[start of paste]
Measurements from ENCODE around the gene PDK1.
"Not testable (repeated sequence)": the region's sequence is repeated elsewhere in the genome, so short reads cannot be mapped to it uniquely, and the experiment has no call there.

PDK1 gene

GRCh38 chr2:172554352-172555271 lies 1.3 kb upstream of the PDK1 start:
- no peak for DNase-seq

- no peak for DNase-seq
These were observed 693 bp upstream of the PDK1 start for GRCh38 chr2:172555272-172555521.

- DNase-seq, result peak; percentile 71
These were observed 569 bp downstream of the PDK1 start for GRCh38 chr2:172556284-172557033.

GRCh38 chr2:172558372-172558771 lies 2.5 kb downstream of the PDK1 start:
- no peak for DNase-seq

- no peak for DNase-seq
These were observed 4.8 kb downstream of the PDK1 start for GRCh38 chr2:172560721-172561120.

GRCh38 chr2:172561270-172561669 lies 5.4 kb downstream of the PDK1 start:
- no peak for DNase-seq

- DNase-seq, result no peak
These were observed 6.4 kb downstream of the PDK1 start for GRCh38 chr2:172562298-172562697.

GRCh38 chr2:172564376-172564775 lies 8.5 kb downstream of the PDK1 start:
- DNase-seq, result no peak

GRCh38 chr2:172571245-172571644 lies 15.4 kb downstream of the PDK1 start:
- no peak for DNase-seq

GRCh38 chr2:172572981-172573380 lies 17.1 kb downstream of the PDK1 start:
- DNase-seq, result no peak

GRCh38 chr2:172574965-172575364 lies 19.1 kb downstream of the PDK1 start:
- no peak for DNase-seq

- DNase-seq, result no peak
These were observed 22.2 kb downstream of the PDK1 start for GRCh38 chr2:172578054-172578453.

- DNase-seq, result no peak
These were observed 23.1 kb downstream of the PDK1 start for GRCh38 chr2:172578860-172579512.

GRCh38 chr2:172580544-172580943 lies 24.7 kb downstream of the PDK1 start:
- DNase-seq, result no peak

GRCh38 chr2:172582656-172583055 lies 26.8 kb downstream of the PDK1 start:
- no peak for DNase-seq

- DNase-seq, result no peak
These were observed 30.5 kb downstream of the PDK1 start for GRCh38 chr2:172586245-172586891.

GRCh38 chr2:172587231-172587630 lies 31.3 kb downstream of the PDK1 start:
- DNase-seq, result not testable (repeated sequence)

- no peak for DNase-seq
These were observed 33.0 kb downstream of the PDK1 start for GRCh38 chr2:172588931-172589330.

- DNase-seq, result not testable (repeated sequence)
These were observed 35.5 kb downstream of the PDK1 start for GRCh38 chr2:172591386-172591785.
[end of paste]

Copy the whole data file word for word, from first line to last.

Measurements from ENCODE around the gene PDK1.
"Not testable (repeated sequence)": the region's sequence is repeated elsewhere in the genome, so short reads cannot be mapped to it uniquely, and the experiment has no call there.

PDK1 gene

GRCh38 chr2:172554352-172555271 lies 1.3 kb upstream of the PDK1 start:
- no peak for DNase-seq

- no peak for DNase-seq
These were observed 693 bp upstream of the PDK1 start for GRCh38 chr2:172555272-172555521.

- DNase-seq, result peak; percentile 71
These were observed 569 bp downstream of the PDK1 start for GRCh38 chr2:172556284-172557033.

GRCh38 chr2:172558372-172558771 lies 2.5 kb downstream of the PDK1 start:
- no peak for DNase-seq

- no peak for DNase-seq
These were observed 4.8 kb downstream of the PDK1 start for GRCh38 chr2:172560721-172561120.

GRCh38 chr2:172561270-172561669 lies 5.4 kb downstream of the PDK1 start:
- no peak for DNase-seq

- DNase-seq, result no peak
These were observed 6.4 kb downstream of the PDK1 start for GRCh38 chr2:172562298-172562697.

GRCh38 chr2:172564376-172564775 lies 8.5 kb downstream of the PDK1 start:
- DNase-seq, result no peak

GRCh38 chr2:172571245-172571644 lies 15.4 kb downstream of the PDK1 start:
- no peak for DNase-seq

GRCh38 chr2:172572981-172573380 lies 17.1 kb downstream of the PDK1 start:
- DNase-seq, result no peak

GRCh38 chr2:172574965-172575364 lies 19.1 kb downstream of the PDK1 start:
- no peak for DNase-seq

- DNase-seq, result no peak
These were observed 22.2 kb downstream of the PDK1 start for GRCh38 chr2:172578054-172578453.

- DNase-seq, result no peak
These were observed 23.1 kb downstream of the PDK1 start for GRCh38 chr2:172578860-172579512.

GRCh38 chr2:172580544-172580943 lies 24.7 kb downstream of the PDK1 start:
- DNase-seq, result no peak

GRCh38 chr2:172582656-172583055 lies 26.8 kb downstream of the PDK1 start:
- no peak for DNase-seq

- DNase-seq, result no peak
These were observed 30.5 kb downstream of the PDK1 start for GRCh38 chr2:172586245-172586891.

GRCh38 chr2:172587231-172587630 lies 31.3 kb downstream of the PDK1 start:
- DNase-seq, result not testable (repeated sequence)

- no peak for DNase-seq
These were observed 33.0 kb downstream of the PDK1 start for GRCh38 chr2:172588931-172589330.

- DNase-seq, result not testable (repeated sequence)
These were observed 35.5 kb downstream of the PDK1 start for GRCh38 chr2:172591386-172591785.